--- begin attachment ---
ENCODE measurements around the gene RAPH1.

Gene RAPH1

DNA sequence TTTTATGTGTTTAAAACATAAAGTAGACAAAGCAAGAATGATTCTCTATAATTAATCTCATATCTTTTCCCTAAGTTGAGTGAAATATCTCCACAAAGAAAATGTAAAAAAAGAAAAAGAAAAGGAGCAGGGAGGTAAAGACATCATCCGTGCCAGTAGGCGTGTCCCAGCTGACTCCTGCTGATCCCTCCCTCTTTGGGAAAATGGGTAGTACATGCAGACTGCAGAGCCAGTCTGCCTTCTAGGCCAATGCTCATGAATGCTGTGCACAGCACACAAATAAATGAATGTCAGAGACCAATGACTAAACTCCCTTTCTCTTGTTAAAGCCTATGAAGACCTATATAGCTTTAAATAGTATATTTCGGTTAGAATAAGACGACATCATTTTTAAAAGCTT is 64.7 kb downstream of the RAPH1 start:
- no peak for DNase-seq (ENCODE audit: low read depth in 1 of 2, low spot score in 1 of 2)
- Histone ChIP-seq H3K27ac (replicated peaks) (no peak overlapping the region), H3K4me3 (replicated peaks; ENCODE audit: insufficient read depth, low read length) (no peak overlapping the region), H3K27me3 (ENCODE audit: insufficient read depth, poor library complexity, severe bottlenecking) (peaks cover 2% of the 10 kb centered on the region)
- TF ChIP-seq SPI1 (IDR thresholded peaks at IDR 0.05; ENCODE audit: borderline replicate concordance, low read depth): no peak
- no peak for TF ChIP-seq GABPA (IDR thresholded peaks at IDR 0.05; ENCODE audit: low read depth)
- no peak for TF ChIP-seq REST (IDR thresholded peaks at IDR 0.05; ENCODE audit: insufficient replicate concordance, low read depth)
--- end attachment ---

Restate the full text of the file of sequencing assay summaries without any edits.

ENCODE measurements around the gene RAPH1.

Gene RAPH1

DNA sequence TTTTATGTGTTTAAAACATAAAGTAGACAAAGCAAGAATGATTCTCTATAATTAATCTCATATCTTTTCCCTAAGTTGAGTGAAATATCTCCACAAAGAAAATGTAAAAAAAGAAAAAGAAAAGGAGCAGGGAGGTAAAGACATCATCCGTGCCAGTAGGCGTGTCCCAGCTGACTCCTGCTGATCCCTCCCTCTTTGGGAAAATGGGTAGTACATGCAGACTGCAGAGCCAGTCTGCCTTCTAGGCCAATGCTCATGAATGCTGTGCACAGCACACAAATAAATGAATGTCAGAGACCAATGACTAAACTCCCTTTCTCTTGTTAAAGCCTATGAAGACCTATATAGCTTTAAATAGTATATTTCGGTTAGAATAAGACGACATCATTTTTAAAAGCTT is 64.7 kb downstream of the RAPH1 start:
- no peak for DNase-seq (ENCODE audit: low read depth in 1 of 2, low spot score in 1 of 2)
- Histone ChIP-seq H3K27ac (replicated peaks) (no peak overlapping the region), H3K4me3 (replicated peaks; ENCODE audit: insufficient read depth, low read length) (no peak overlapping the region), H3K27me3 (ENCODE audit: insufficient read depth, poor library complexity, severe bottlenecking) (peaks cover 2% of the 10 kb centered on the region)
- TF ChIP-seq SPI1 (IDR thresholded peaks at IDR 0.05; ENCODE audit: borderline replicate concordance, low read depth): no peak
- no peak for TF ChIP-seq GABPA (IDR thresholded peaks at IDR 0.05; ENCODE audit: low read depth)
- no peak for TF ChIP-seq REST (IDR thresholded peaks at IDR 0.05; ENCODE audit: insufficient replicate concordance, low read depth)